Written by Naman Sonpar, a grade 7 student
Have you ever noticed that if you leave an ice cube out on the kitchen counter and come back to check on it in a while, you find a puddle? The same thing happens to ice in nature if the temperature gets warm enough, the ice melts.
When the Antarctic ice melts, climate experts state that sea levels can rise to 200 feet and more. Greenland’s melting ice sheet will add another 20 feet to sea level rise. So, all together, the melting of polar ice caps effects would include sea levels rising 220 feet or more across the world.
The melting fresh water from ice caps changes the ocean currents, not only by directly contributing to the global sea level rise, but also because it pushes down the heavier salt water. Pushing down of this heavier salt result in change of water current in the ocean. Freshwater is not as murky as saltwater so the floating ice cube dislodged less volume than played a part once it melted. When ice on land slides into the ocean, it displaces ocean water and results in sea level to rise. Sea levels rising indicates danger not only for people living in the coastal areas but also alarms the people worldwide.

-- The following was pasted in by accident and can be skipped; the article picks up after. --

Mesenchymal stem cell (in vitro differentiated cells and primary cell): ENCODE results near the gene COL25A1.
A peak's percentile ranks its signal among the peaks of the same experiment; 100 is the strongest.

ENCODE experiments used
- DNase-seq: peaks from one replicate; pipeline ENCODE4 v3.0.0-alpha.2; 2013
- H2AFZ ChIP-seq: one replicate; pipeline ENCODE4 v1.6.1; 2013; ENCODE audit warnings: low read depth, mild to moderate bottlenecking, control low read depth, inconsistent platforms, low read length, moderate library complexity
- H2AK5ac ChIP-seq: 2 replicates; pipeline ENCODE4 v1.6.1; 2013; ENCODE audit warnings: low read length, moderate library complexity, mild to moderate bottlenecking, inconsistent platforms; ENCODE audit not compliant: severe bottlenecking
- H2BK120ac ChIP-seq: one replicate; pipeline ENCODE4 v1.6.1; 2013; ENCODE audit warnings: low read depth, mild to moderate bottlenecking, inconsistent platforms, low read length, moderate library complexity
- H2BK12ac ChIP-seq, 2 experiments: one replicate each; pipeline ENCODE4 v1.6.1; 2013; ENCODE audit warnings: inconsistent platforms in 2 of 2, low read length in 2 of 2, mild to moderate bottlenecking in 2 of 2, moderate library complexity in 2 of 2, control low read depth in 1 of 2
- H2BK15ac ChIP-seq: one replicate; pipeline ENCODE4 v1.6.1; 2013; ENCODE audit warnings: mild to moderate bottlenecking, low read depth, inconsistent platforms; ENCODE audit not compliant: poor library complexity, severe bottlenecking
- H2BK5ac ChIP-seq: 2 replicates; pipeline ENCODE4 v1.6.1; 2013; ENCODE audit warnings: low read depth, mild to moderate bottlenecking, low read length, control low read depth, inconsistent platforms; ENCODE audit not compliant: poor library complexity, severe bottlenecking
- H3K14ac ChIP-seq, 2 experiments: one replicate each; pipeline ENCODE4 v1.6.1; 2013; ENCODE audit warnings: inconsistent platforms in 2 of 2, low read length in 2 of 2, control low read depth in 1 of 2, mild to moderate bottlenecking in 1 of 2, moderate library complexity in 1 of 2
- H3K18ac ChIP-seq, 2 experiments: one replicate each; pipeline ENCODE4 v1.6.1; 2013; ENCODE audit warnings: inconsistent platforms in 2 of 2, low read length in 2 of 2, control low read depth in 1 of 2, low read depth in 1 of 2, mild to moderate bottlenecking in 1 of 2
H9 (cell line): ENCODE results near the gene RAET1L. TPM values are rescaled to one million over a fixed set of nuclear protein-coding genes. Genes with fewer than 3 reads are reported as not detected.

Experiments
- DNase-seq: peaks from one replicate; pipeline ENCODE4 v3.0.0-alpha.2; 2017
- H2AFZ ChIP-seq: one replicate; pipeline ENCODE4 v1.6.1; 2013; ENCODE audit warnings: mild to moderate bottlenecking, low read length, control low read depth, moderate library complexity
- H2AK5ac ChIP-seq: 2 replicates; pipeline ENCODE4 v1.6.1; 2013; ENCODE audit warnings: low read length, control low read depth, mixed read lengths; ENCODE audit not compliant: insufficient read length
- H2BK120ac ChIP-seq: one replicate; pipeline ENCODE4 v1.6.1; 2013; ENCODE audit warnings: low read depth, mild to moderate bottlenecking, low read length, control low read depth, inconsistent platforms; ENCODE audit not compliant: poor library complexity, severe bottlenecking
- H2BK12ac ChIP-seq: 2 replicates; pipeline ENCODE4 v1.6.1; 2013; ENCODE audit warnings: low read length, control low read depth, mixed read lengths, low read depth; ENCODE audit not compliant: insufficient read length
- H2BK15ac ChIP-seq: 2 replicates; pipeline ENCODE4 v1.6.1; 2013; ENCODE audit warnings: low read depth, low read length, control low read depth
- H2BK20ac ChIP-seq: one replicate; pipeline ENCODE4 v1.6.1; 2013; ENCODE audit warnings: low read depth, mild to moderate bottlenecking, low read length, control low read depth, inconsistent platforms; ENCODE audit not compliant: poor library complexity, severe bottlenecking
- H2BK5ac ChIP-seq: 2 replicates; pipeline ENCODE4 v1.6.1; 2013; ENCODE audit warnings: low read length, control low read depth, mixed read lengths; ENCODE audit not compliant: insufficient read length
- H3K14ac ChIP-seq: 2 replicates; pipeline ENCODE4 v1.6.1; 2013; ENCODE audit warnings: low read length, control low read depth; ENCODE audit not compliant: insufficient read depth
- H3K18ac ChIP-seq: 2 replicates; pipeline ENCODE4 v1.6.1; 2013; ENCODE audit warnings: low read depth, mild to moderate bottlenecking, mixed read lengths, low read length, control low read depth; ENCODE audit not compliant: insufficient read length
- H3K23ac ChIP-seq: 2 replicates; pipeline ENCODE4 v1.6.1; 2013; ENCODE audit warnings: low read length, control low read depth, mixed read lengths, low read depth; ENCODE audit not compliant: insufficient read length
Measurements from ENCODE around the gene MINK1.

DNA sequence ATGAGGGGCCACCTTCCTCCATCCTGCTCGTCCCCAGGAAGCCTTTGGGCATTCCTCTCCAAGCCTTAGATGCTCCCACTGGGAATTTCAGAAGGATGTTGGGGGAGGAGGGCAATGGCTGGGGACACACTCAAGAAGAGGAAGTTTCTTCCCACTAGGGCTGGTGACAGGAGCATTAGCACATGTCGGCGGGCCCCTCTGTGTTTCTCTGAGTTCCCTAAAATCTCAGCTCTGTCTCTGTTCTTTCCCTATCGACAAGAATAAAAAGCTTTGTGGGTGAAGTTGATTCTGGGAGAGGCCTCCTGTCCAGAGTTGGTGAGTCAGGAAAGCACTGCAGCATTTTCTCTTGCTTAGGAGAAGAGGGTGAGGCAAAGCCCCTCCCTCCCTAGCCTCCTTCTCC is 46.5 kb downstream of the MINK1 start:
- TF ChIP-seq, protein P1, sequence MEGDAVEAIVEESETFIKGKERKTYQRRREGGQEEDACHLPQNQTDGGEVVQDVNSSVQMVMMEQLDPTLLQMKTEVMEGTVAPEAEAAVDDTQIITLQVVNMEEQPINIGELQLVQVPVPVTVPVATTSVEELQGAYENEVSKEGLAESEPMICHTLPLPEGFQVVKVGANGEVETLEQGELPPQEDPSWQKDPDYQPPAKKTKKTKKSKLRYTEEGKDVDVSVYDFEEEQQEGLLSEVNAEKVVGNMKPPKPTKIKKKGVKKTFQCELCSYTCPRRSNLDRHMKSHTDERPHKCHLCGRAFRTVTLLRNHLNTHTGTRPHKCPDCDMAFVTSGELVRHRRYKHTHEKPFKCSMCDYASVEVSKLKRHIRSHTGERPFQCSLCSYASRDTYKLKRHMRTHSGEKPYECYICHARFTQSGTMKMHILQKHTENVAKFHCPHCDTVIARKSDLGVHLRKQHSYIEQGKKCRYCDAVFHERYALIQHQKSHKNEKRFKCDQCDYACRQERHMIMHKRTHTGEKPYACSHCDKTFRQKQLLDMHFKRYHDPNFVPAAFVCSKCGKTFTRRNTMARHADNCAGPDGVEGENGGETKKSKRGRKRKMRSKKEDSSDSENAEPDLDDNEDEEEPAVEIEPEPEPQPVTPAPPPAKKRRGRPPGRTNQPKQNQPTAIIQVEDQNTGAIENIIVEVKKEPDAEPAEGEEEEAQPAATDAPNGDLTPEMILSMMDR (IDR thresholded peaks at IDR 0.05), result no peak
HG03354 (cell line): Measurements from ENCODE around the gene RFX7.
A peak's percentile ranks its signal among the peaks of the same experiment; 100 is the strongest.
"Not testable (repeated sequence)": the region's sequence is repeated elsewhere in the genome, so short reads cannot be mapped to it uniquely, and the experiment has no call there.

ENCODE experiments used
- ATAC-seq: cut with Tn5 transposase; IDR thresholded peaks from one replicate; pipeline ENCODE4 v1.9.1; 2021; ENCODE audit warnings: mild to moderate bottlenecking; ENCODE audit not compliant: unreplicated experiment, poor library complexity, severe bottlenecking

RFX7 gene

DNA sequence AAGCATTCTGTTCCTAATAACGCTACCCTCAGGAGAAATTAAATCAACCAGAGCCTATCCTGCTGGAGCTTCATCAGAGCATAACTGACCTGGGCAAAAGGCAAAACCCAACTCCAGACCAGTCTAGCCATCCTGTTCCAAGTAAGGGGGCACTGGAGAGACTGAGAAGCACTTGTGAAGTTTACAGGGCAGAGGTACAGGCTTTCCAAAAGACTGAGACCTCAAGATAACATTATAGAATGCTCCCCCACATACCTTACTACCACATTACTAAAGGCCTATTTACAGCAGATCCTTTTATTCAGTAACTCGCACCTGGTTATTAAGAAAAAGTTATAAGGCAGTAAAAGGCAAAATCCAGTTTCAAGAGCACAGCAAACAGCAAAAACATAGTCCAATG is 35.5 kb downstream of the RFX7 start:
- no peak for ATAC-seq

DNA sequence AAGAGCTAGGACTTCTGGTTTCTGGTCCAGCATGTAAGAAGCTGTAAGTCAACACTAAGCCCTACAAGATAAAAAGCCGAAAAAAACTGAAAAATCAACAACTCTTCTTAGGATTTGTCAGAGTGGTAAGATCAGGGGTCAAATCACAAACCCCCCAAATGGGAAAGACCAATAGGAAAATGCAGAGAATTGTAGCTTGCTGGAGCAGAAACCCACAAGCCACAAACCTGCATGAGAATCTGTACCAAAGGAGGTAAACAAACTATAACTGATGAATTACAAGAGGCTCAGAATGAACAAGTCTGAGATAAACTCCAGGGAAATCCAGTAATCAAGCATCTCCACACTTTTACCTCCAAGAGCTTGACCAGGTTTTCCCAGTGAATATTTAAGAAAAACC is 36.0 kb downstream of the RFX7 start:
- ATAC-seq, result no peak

In order to stop the ice caps from melting the global temperature needs to be reduced which means that greenhouse gases such as Carbon Dioxide need to be reduced, because these gases trap the heat from the atmosphere and do not let the heat escape the atmosphere this process in known as Greenhouse Effect and results in Global Warming.
Written by Naman Sonpar.
Naman is a grade 7 student at Shriram Millennium School.He is very passionate about environment and dreams of being a public speaker as well as an environmentalist.